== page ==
Lowden State Park



     It is time to head to Lowden State Park which is on the opposite side of the Rock River from Oregon. The following pictures are of going on the bridge, and then along what is called the River Road. We will be driving past Park East, and then the old Chana school which has been recently restored (a two-room school house), a boat launching area where my dad used to put his boat in and then the entrance to the old dirt River Road. I don't have any pictures of that as there is no place to park to get a picture. Shortly after that we will be at the entrance to the park.


OntoBridge     OnBridge     RiverRoadToPark

ChanaSchool         AlongRiverRoad

     If you would like to see more about the Chana School Restoration, you can click on the following link. This school was originally built in the 1880s.

Chana School

     I have a lot of memories of going to Lowden State Park, as that was the park my parents preferred to go to for picnics and sometimes just for an evening ride. When I was a child, on the right side of the park was a large pen built into the edge of the woods. Within this pen were several wild deer. They were used to people coming up to the fence to see them and to the kids offering some long grasses or green leaves to them for food. Over the years, vandals killed several of the deer and after replacing them several times, the park finally took the pen down.

      The areas open for camping were very limited when I was a kid, as the park was used mainly for picnics and in the summer for the local Girl Scouts Day Camp, which I attended every year. Slowly over the years, more brush and trees were cleared and the areas for picnicing and camping were extended. There used to be a huge old house there which served as a dormitory for boys from the Boys Home in St. Charles, Illinois. The home was a juvenile detention facility. I remember being cautioned by my parents and other adults to be careful when on a hike because of those boys being there. I don't remember anything ever happening there, though, or if it did, I was not aware of it. Some of my favorite times there were with my Aunt Jeanne as she would take us on a hike to the statue of Blackhawk through the woods, and would point out some of the wild flowers she knew. I never realized until later years that her knowledge was more limited of those flowers than my Mom's, but Mom never liked to take that little hike!

     My mom and my biological father used to also have picnics at Lowden's according to the stories she used to tell me. In the 1940s the park didn't close at sunset or at 10:00 p.m. as it does now, so they used to go out there for a late night supper/picnic with friends like after an evening of playing cards. I still have the candle base that they used to use for their light. It holds a candle and a glass chimney sits over the candle to protect the flame from the wind. Needless to say the candle has been replaced many times over the years, and the glass chimney has been replaced a few times. I have used it myself during power outages to be able to walk through the house if the flashlights were not available. Mom always had a picnic basket packed and ready to go, all that was needed was the food! We still have a lot of her picnic items, including the old metal frame to toast bread on - looks like an upside-down metal box with holes in it, and wire to hold the toast in place. It works great for camping.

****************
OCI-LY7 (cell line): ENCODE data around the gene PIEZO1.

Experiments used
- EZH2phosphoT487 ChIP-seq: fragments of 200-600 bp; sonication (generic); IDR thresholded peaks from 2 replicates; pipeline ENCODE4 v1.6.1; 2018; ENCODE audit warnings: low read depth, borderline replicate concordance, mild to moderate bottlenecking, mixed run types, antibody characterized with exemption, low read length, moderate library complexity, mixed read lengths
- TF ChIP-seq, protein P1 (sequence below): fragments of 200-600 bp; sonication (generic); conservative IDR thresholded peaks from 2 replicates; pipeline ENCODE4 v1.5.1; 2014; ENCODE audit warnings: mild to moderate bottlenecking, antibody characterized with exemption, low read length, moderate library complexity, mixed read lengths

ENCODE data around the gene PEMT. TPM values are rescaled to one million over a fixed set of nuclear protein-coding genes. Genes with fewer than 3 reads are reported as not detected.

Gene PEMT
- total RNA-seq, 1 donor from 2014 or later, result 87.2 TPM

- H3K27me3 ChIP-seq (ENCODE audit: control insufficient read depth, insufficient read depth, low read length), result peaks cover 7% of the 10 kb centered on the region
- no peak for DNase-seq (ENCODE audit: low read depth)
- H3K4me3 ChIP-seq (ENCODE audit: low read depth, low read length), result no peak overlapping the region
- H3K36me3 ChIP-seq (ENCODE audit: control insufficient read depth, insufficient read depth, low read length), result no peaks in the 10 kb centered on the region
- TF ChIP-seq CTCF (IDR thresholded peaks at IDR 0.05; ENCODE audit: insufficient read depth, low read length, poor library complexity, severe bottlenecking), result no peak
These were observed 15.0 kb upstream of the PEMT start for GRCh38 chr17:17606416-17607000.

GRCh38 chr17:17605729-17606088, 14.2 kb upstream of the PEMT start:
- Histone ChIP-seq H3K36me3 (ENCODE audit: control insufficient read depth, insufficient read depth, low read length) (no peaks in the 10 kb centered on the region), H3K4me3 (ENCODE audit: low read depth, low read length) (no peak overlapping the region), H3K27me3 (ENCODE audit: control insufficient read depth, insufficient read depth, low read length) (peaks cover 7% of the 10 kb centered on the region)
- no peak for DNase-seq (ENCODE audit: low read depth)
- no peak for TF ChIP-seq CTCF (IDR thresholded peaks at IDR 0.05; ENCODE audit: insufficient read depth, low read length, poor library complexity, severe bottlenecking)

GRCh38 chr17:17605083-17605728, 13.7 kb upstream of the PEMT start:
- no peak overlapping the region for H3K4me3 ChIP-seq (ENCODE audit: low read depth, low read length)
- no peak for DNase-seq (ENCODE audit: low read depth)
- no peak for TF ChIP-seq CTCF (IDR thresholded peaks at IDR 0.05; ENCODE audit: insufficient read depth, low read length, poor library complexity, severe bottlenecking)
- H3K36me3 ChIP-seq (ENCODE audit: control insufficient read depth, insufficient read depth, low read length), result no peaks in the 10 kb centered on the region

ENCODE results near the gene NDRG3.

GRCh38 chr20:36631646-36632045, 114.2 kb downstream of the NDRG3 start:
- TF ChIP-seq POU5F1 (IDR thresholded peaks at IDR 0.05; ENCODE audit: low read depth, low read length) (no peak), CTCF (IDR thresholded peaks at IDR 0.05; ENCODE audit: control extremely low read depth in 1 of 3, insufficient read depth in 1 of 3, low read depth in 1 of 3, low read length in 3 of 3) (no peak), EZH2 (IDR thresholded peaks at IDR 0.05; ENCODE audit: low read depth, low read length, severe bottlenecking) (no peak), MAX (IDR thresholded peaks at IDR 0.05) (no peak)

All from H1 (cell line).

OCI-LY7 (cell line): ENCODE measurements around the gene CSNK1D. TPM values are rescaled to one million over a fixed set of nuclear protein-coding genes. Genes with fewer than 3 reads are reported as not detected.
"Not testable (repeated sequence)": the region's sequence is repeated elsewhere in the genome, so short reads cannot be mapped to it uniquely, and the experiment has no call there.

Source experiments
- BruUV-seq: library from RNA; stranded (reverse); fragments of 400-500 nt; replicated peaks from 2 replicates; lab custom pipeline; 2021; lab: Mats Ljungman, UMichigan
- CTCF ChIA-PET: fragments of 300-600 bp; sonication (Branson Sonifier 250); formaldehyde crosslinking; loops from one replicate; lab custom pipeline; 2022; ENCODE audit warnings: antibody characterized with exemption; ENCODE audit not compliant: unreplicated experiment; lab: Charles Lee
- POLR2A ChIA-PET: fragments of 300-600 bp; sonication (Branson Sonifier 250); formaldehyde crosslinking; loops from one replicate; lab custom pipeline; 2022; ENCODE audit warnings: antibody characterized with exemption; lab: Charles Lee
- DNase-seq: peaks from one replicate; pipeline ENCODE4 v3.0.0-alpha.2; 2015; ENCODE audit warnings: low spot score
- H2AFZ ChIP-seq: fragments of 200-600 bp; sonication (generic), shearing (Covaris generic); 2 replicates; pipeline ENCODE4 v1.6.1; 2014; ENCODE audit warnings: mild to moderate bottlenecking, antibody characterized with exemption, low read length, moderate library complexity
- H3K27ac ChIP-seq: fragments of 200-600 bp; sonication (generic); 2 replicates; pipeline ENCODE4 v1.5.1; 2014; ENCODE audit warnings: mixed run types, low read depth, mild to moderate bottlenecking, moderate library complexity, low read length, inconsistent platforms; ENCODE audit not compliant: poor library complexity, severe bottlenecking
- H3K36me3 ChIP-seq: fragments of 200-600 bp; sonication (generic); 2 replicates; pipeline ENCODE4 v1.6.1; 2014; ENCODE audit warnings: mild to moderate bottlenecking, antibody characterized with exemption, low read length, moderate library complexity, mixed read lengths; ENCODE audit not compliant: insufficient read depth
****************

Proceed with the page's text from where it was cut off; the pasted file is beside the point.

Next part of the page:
I remember one picnic we had in the evening after my parents got home from work. We met my grandparents and their friends and we got supper going or as Grampa used to call it - the pacnac food. My little brother was only about 5 and he was constantly on the move. These friends of my grandparents didn't have any children and they lived in Chicago, so they loved to come out to Oregon to visit. Grampa offered Brian, my little brother, a nickel if he could climb this tree that Grampa pointed to. Brian was always a smart little one, and he got Grampa to raise it to a quarter. Grampa felt he was safe until Brian was halfway up the tree! Brian earned his quarter! And we all had a great laugh, while Brian strutted around with his quarter. He tried to get Grampa to challenge him to another tree, but Grampa had learned his lesson.

      The park has been so popular that by the 1970s they opened an area up on the other side of the main road for more campsites. This area has no electrical setups, so it often is not as full as the main camping area.


These pictures are of the White Oak Camping area, the one across the road from the main entrance.